Complete Communications Engineering

The Pixel Domain Wyner-Ziv codec is one of the approaches used for Distributed Video Coding (DVC). This implementation of DVC offers a pixel domain intra-frame encoder and inter-frame decoder with very low computational encoder complexity.

Pixel Domain Wyner-Ziv codec
Fig.1 Block diagram of Pixel Domain Wyner-Ziv codec

DVC principles are based on the Slepian-Wolf theorem (lossless case) and Wyner-Ziv theorem (lossy quantized case). Slepian-Wolf showed that the compression rate of the separate encoding of correlated sources is the same as that for joint encoding/decoding in the lossless case. Wyner and Ziv extended the Slepian and Wolf theorem to the lossy case.

At the encoder, an input video sequence is divided by GOP Control into key frames and Wyner-Ziv frames. Each key frame is encoded using a conventional intra-frame encoder (for example H.264, JPEG200, etc.) while each Wyner-Ziv frame is encoded using a distributed encoder to generate Wyner-Ziv bits.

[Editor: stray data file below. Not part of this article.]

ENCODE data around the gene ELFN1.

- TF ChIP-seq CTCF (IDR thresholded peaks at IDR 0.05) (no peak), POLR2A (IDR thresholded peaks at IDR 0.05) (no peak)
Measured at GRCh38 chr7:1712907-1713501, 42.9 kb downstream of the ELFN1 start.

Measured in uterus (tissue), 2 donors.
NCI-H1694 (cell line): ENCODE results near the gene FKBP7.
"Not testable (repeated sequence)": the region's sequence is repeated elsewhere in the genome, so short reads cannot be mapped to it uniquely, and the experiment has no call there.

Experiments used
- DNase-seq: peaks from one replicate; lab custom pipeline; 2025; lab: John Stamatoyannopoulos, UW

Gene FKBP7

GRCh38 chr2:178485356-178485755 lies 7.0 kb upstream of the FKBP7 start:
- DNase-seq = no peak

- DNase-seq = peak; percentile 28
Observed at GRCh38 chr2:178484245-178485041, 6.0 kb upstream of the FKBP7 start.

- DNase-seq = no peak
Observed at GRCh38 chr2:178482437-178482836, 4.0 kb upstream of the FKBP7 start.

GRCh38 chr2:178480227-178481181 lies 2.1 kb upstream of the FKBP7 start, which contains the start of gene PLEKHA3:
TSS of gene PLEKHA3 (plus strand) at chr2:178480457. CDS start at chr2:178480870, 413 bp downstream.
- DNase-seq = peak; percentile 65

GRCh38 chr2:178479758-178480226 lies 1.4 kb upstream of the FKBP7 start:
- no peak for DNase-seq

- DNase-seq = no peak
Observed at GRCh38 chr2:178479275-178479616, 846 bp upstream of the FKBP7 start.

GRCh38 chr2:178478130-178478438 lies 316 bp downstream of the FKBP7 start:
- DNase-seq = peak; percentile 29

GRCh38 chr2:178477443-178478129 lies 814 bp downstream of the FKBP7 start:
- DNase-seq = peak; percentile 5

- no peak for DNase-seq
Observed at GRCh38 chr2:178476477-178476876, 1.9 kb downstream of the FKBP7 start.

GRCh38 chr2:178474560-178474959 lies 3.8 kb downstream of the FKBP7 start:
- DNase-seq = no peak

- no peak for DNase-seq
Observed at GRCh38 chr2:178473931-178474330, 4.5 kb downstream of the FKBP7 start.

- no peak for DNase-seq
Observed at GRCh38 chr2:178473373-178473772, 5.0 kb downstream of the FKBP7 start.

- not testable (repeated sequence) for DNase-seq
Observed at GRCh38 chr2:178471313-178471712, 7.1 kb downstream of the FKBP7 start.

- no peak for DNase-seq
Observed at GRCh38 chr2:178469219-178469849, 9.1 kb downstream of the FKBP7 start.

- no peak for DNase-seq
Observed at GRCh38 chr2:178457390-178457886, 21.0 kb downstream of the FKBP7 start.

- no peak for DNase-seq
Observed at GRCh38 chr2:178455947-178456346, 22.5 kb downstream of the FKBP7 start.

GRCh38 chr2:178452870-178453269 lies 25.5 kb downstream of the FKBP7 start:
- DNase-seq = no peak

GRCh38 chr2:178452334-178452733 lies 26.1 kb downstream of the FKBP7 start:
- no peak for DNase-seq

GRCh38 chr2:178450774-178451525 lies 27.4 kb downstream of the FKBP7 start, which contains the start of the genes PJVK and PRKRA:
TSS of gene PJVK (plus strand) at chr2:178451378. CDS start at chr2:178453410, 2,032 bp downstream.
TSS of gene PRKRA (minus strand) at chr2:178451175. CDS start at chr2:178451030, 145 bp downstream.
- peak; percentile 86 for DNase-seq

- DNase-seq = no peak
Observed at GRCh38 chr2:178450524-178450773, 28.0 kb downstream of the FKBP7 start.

Each pixel in the Wyner-Ziv frame is uniformly quantized. Bit plane extraction is performed on  the entire image and then each bit plane is fed into a turbo encoder. At the decoder, the motion-compensated frame interpolation module generates the side information, by interpolation or extrapolation of previously decoded key frames and, possibly, previously decoded Wyner-Ziv frames. The side information will be used by the turbo decoder and reconstruction modules.

The parity bits generated by the turbo encoder are then stored in the buffer, punctured and transmitted upon request by the decoder while the systematic bits are discarded. The puncturing operation allows sending only a fraction of the parity bits and follows a specific puncturing pattern. The feedback channel is necessary to adapt to the changing statistics between the side information and the frame to be decoded, i.e. to the quality (or accuracy) of the frame interpolation or motion refinement process.

The decoder operates on a bit plane by bit plane basis. It starts by decoding the most significant bit plane and only proceeds to the next after each is successfully decoded – which means that most of the errors are successfully corrected. If the received Wyner-Ziv bits are not enough for decoding, the decoder requests additional parity bits from the encoder via a feedback channel.

After decoding the key frames and Wyner-Ziv frames, the output GOP Control reorders the frames to generate the output video sequence.

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